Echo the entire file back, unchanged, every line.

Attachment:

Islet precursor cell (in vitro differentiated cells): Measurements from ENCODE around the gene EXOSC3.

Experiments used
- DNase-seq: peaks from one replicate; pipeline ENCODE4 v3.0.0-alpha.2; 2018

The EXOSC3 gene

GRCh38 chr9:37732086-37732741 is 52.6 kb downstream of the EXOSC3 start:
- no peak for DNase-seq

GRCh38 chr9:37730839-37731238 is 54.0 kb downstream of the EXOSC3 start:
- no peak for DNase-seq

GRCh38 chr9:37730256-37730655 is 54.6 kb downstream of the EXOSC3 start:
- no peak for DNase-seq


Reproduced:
Islet precursor cell (in vitro differentiated cells): Measurements from ENCODE around the gene EXOSC3.

Experiments used
- DNase-seq: peaks from one replicate; pipeline ENCODE4 v3.0.0-alpha.2; 2018

The EXOSC3 gene

GRCh38 chr9:37732086-37732741 is 52.6 kb downstream of the EXOSC3 start:
- no peak for DNase-seq

GRCh38 chr9:37730839-37731238 is 54.0 kb downstream of the EXOSC3 start:
- no peak for DNase-seq

GRCh38 chr9:37730256-37730655 is 54.6 kb downstream of the EXOSC3 start:
- no peak for DNase-seq